RNA and protein synthesis
RNA is a type of nucleic acid called ribonucleic acid:
RNA differs from DNA in the following ways:
There are two types of RNA that need to be known for this topic. The first is messenger RNA, or mRNA. This is formed in the nucleus of the cell [cell: Basic unit of life. Unicellular organisms only have one cell. Multicellular organisms have many cells.] . It rewrites the sequence of bases of a section of DNA in a process called transcription.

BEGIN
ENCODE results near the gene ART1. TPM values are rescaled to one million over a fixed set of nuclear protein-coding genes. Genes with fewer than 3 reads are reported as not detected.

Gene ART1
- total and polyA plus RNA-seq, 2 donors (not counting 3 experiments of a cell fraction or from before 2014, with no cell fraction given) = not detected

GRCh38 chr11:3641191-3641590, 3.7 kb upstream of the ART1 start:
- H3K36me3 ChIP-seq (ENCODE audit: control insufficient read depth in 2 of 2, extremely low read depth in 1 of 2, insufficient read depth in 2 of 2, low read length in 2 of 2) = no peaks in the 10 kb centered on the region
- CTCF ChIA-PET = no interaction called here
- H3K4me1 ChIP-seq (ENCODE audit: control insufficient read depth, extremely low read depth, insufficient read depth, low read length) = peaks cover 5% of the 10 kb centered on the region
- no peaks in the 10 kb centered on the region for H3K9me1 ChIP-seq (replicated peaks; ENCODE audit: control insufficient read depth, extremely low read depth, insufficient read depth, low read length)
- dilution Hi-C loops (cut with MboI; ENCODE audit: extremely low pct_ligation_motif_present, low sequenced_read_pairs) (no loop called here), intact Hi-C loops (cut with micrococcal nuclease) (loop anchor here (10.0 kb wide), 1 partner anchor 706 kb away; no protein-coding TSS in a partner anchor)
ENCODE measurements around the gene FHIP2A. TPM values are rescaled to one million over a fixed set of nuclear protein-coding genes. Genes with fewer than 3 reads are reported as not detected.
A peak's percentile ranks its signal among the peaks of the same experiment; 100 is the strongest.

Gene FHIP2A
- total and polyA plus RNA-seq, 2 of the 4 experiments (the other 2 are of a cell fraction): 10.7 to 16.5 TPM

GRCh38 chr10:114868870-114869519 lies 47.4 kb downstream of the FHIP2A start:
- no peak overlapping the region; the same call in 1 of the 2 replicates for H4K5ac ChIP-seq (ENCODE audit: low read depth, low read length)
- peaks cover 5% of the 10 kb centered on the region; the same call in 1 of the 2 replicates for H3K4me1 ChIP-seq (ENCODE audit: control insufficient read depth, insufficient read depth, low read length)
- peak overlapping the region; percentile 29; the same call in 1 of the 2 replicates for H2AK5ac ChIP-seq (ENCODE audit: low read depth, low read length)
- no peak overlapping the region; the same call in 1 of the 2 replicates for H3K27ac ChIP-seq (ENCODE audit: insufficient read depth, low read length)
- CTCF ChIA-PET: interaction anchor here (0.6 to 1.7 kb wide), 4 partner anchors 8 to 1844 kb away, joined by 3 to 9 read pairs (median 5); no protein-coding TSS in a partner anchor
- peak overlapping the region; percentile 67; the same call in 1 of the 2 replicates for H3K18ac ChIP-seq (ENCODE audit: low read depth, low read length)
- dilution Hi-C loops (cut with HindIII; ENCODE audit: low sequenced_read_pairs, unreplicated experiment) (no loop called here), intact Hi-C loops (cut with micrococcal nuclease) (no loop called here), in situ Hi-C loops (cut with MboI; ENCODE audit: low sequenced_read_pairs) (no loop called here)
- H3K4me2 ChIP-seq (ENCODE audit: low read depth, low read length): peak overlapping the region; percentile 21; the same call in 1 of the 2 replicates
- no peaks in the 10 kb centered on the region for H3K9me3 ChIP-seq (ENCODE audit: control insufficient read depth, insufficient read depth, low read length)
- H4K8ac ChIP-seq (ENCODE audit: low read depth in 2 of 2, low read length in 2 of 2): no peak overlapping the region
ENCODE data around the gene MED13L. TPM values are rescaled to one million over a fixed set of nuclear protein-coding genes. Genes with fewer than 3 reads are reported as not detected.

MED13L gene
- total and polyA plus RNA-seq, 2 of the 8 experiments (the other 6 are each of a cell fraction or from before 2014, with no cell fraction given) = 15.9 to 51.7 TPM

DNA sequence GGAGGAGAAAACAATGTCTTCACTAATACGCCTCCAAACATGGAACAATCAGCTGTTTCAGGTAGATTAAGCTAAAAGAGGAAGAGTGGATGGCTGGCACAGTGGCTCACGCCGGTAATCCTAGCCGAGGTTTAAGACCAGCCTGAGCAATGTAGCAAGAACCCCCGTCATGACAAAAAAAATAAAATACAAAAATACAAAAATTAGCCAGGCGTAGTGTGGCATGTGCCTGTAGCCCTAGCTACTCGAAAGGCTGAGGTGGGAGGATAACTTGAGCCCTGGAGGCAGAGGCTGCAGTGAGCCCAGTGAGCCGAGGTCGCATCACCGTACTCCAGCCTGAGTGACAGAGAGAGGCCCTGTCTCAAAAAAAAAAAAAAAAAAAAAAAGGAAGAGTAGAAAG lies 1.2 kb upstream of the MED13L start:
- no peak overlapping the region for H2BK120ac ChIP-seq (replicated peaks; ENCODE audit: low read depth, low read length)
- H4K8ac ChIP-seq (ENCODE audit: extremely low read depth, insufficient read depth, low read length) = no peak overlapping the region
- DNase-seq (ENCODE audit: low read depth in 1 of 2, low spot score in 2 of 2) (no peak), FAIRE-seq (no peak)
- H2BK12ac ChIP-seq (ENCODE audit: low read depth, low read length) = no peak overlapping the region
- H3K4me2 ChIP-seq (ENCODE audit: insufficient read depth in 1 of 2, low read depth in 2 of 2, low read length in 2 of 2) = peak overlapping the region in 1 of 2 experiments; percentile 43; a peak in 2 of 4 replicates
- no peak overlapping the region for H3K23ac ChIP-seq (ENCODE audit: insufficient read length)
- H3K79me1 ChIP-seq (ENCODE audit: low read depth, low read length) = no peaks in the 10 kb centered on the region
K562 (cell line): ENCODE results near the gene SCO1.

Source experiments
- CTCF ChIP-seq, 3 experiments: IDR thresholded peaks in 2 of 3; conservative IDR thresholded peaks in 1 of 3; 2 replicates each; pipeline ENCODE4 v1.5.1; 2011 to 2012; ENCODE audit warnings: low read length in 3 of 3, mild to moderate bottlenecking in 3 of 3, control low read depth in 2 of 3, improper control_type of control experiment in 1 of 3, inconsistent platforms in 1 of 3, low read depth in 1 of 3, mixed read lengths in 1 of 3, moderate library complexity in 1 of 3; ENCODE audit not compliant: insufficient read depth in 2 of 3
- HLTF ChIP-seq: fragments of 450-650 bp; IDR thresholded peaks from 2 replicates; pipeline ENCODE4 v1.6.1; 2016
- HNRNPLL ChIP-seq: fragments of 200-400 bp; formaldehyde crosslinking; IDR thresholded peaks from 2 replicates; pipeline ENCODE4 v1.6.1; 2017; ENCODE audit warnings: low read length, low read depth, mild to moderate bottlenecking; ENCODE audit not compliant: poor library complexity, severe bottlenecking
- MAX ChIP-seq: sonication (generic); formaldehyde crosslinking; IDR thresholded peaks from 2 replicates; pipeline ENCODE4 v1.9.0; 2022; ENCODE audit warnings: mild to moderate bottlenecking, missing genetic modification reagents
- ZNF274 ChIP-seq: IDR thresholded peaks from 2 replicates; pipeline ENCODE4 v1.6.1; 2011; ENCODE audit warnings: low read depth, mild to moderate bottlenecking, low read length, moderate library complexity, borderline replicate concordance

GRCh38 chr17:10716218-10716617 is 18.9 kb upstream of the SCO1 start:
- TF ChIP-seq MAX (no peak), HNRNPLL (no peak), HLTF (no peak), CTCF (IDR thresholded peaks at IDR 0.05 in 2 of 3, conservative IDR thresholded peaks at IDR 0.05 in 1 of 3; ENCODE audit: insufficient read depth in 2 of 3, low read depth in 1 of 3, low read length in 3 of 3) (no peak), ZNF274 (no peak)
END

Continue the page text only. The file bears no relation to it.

mRNA carries the code for building a specific protein from the nucleus to the ribosomes in the cytoplasm [cytoplasm: The living substance inside a cell (not including the nucleus).] . That is, it acts as a messenger.
The second is transfer RNA, or tRNA. This is found in the cytoplasm.
The tRNA picks up specific amino acids [amino acids: Complex molecules, which form the building-blocks of proteins.] from the cytoplasm and brings them into position on the surface of a ribosome where they can be joined together in specific order to make a specific protein.
This process is called translation.
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